Feel free to disagree, but I believe that the day we IPO our own companies and fill our own teams with women leaders is the day that we will see equality.

And for what it’s worth, I didn’t tell the group of women founders that day that I had just had a firm back out of a term sheet–that a name brand investor with an all male team gave me terrible terms that I accepted for the wrong reasons. They talked down to me, called me diminutive names like sweetheart, and ultimately passed because our 160 day old company hadn’t hit explosive growth. At the time I was embarrassed it happened.  

But time (and hitting numbers) gives you so much perspective.  I realize now that the only disappointment I should feel is that I ever considered the deal in the first place. Lessons like that aren’t a sign that I can’t do this…they’re a sign that I’m learning…like every male founder is too.

And I’m so glad they passed. It made room for the valuable male and female investors who truly believe in me and this business.  
Thank you: 

Sam Yagan, Paul Lee, David Cohen, Stuart Larkins, Ezra Galston, Kevin Willer, Matt McCall, Guy Turner, Stopher Bartol, Russ Fradin, Genevieve Thiers, Cyan Banister, Brittany Graunke, Sam Shank, Ethan Austin, Chrissie Pariso, Joe Roos, Justin Alden, Tord Alden, Heather and Sean Harper, the leaders at FireStarter, and everyone who has invested through our Republic campaign. And of course, thank you to my husband, my biggest “investor.”

Mac & Cheese recipe


Because people have asked, I figured I’d share the recipe from the Mac & Cheese recipe that won last weekend 🙂 

It was inspired by this one

1 lb thick cut bacon

1 1b box medium shells

1 stick of butter

1/2 teaspoon of salt

1/2 cup flour

1/4 teaspoon nutmeg

1/4 teaspoon cayenne pepper

3  1/2 cups milk

1 egg

8 oz cream cheese

1/2 lb American cheese

1 1/2 cups sharp cheddar 

1/2 cup pepper jack

1/2 cup shredded Parmesan 

Panko breadcrumbs

Instructions

Preheat oven to 350. 

Chop and cook bacon into crumbles.

Boil pasta in salted water, drain and set aside in a large bowl to cool.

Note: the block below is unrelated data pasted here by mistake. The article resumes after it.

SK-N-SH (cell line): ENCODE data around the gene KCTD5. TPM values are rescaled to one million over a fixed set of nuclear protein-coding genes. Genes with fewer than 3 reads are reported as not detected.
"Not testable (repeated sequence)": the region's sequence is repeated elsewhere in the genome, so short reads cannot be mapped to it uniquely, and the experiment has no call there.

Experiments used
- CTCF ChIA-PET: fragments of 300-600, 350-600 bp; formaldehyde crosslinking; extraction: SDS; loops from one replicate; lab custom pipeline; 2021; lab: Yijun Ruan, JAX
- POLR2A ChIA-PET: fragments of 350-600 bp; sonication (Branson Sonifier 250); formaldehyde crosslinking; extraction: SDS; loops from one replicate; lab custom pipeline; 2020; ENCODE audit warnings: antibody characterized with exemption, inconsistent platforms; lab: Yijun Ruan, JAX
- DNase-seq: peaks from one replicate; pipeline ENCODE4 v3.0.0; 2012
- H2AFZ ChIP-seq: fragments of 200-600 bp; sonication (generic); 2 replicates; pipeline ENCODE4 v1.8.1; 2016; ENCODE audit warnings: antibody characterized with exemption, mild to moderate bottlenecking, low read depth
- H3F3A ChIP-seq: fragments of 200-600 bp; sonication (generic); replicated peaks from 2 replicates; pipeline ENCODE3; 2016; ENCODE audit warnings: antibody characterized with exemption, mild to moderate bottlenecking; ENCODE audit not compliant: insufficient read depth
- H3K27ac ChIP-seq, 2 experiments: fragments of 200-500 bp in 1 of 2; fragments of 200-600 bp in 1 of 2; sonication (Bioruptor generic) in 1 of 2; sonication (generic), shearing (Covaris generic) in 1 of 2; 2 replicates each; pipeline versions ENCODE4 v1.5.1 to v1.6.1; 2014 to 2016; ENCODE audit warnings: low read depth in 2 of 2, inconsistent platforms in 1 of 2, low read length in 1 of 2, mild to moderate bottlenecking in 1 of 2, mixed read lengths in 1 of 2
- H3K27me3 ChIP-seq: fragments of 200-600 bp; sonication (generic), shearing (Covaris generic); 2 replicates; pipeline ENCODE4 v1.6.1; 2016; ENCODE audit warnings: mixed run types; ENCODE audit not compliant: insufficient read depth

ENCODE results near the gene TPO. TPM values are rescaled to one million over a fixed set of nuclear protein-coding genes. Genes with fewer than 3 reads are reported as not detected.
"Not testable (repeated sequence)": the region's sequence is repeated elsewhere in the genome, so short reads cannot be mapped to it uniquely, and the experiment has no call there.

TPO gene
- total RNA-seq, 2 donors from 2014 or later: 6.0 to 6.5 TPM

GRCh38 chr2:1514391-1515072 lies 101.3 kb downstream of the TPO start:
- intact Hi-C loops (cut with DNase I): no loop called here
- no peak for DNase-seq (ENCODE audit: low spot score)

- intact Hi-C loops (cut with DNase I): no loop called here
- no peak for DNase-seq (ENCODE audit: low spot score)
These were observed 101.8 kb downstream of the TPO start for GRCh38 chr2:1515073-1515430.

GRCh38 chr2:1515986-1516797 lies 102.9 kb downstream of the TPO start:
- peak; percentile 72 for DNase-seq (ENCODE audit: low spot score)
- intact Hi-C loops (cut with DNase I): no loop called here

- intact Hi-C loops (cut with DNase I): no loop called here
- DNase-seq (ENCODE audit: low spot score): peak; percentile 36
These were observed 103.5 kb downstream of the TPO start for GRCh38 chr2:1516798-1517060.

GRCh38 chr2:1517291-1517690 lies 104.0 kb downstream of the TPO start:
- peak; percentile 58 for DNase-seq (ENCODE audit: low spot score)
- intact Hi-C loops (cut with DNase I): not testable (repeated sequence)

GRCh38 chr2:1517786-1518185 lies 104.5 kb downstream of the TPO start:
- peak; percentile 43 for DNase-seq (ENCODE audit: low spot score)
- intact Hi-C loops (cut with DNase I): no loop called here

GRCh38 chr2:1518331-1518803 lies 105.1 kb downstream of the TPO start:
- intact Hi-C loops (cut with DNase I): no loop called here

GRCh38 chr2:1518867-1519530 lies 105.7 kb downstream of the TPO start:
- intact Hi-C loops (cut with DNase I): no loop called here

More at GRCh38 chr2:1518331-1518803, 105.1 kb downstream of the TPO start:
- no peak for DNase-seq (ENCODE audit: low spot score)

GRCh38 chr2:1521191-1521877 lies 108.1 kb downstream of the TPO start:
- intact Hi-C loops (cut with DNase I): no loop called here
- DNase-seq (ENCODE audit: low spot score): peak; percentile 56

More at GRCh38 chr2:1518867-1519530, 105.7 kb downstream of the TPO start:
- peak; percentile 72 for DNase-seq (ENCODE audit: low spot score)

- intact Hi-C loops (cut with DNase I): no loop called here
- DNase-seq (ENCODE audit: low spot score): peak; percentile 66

In a large pot, whisk butter, flour, salt, cayenne, and nutmeg until smooth. 

Add milk and bring to a boil.  Stir in cubed cream cheese and then the other cheeses.  Remove from heat. 

Stir beaten egg into the cooled noodles.  Then pour cheese sauce over the noodles, stir in bacon, and place in greased 9×13 inch pan.  There will be a lot of sauce. 

Cook 30 minutes and then add seasoned panko breadcrumbs to the top for 15 more minutes. 

This recipe is awesome because it stays creamy hours after you remove it from the oven. 

Why Dallas?

in-the-city

We keep getting this question when we tell people about Pearachute’s next home.  The typical start-up city expansion usually includes New York and San Francisco, so choosing a less dense, less urban location for our second city seems foreign to some.  But at Pearachute, we’re making a different bet.

Pearachute is a monthly membership club that makes it easy for parents and caregivers to discover, book, and drop into the best kids’ activities in your city.  We create opportunities to bring families together in a way they never could before. Now dads can drop into basketball classes with their kids and moms can book parent/child coding classes–all at the touch of a button, all for one affordable monthly rate.

This business is about connecting families with local businesses, and where better to do that than in the major metro areas of cities known for being family-friendly.

We chose Dallas for several reasons.  First, there is a great population of families with young children looking for fun things to do. Second, North Dallas is exploding with major companies like Toyota bringing employees from all over the country to the Plano area.  Third, there are hundreds of activity centers in the DFW area that offer so many cool classes and events that my staff keeps joking about moving our home office there.

But perhaps most important, we chose Dallas because we think it’s a great culture fit for our brand.  Texans, and Dallasites in particular, have a focus on family and empowering local business.  We share the same values of hard work, friendly people, and a desire to build our communities.

We’re launching Pearachute in Dallas this morning and couldn’t be more thrilled to call it our second home.

Wednesday Parent Hack